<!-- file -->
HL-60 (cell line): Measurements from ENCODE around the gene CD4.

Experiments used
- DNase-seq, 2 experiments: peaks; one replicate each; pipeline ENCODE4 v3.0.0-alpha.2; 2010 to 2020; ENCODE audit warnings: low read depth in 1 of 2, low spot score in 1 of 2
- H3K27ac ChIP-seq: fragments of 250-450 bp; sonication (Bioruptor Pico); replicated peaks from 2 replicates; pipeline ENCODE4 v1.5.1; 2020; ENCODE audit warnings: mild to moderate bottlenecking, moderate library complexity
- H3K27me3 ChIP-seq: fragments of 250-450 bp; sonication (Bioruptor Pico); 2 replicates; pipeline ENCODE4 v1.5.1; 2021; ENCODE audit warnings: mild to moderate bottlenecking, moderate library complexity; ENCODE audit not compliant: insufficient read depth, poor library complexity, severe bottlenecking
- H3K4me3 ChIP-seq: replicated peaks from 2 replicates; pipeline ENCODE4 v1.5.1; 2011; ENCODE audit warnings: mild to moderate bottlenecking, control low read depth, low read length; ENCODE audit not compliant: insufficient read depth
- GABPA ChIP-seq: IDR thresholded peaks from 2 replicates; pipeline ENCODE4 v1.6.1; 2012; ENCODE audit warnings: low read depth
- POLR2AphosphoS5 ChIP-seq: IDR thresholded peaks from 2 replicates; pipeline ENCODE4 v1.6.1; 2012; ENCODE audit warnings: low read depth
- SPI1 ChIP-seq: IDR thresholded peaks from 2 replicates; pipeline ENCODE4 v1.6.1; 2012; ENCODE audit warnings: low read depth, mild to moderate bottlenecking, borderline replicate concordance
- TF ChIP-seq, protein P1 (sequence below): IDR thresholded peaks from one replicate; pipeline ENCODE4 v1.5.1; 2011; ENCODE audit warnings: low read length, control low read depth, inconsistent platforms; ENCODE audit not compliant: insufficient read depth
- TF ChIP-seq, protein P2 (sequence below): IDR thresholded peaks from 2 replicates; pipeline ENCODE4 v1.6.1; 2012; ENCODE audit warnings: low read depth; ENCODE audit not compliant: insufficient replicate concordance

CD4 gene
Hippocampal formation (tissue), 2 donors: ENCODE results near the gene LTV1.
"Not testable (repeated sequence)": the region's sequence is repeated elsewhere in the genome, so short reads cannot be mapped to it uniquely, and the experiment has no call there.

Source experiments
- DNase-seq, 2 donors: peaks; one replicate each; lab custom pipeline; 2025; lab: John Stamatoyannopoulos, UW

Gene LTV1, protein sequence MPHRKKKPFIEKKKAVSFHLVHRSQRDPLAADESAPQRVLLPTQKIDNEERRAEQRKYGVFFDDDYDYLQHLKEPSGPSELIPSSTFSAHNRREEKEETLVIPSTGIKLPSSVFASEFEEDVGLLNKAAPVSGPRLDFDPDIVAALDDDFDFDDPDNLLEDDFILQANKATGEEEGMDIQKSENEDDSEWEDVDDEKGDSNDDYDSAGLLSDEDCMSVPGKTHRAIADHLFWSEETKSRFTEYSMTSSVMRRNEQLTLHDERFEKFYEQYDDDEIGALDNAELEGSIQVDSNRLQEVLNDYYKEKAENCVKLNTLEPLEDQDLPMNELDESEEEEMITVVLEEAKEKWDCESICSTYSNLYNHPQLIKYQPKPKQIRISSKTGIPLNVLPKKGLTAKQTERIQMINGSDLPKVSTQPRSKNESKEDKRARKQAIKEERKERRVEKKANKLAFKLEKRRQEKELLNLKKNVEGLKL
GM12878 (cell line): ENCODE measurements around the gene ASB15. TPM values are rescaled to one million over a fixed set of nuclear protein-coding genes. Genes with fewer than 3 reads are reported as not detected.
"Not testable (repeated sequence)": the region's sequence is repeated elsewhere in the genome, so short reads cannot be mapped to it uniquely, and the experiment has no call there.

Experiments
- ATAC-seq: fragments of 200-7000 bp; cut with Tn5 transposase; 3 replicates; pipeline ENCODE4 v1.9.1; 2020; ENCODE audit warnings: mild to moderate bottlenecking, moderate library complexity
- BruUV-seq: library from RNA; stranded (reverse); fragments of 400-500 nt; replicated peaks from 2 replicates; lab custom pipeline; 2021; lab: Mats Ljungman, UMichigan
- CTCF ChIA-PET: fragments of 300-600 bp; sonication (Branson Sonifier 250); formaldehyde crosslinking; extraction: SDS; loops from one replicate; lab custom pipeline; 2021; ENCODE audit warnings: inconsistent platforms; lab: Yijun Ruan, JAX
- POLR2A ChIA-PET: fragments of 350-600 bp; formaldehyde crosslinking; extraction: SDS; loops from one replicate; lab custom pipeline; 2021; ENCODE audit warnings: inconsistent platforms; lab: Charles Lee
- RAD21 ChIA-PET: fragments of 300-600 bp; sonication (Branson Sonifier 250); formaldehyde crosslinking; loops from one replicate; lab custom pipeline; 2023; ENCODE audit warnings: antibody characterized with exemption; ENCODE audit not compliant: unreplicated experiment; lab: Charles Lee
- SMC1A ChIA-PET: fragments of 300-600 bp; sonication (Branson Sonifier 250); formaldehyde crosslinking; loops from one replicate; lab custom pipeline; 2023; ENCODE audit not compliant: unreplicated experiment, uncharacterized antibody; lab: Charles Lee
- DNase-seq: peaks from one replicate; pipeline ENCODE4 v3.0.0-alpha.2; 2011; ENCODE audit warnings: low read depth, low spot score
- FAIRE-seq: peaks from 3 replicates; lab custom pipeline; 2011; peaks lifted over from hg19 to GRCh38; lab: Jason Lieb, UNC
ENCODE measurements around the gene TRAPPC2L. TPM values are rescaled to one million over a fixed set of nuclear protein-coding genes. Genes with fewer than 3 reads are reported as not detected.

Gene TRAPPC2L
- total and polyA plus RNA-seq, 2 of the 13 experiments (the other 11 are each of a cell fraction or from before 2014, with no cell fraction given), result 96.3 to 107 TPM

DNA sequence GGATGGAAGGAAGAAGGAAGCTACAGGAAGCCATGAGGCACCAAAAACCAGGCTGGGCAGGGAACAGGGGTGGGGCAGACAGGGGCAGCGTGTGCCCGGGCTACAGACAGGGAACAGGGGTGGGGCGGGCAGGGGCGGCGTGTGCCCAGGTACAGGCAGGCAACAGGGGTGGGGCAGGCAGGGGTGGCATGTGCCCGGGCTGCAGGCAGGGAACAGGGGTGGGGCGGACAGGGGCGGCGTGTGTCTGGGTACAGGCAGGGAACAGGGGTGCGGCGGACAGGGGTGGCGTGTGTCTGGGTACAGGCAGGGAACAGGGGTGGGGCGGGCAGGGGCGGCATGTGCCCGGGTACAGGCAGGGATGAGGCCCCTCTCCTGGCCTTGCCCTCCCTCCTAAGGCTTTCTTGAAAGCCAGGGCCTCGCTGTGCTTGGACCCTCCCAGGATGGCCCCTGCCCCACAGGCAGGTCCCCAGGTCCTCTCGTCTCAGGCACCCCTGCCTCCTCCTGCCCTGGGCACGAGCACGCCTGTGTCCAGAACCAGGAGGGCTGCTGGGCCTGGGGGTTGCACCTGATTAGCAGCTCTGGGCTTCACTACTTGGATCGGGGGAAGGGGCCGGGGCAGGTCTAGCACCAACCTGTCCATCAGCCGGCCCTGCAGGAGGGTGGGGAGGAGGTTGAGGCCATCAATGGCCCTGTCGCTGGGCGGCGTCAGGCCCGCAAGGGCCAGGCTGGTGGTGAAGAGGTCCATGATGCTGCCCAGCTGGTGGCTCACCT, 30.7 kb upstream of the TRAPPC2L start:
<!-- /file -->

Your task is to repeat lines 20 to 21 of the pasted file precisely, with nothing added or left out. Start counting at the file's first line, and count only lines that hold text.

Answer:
Experiments
- ATAC-seq: fragments of 200-7000 bp; cut with Tn5 transposase; 3 replicates; pipeline ENCODE4 v1.9.1; 2020; ENCODE audit warnings: mild to moderate bottlenecking, moderate library complexity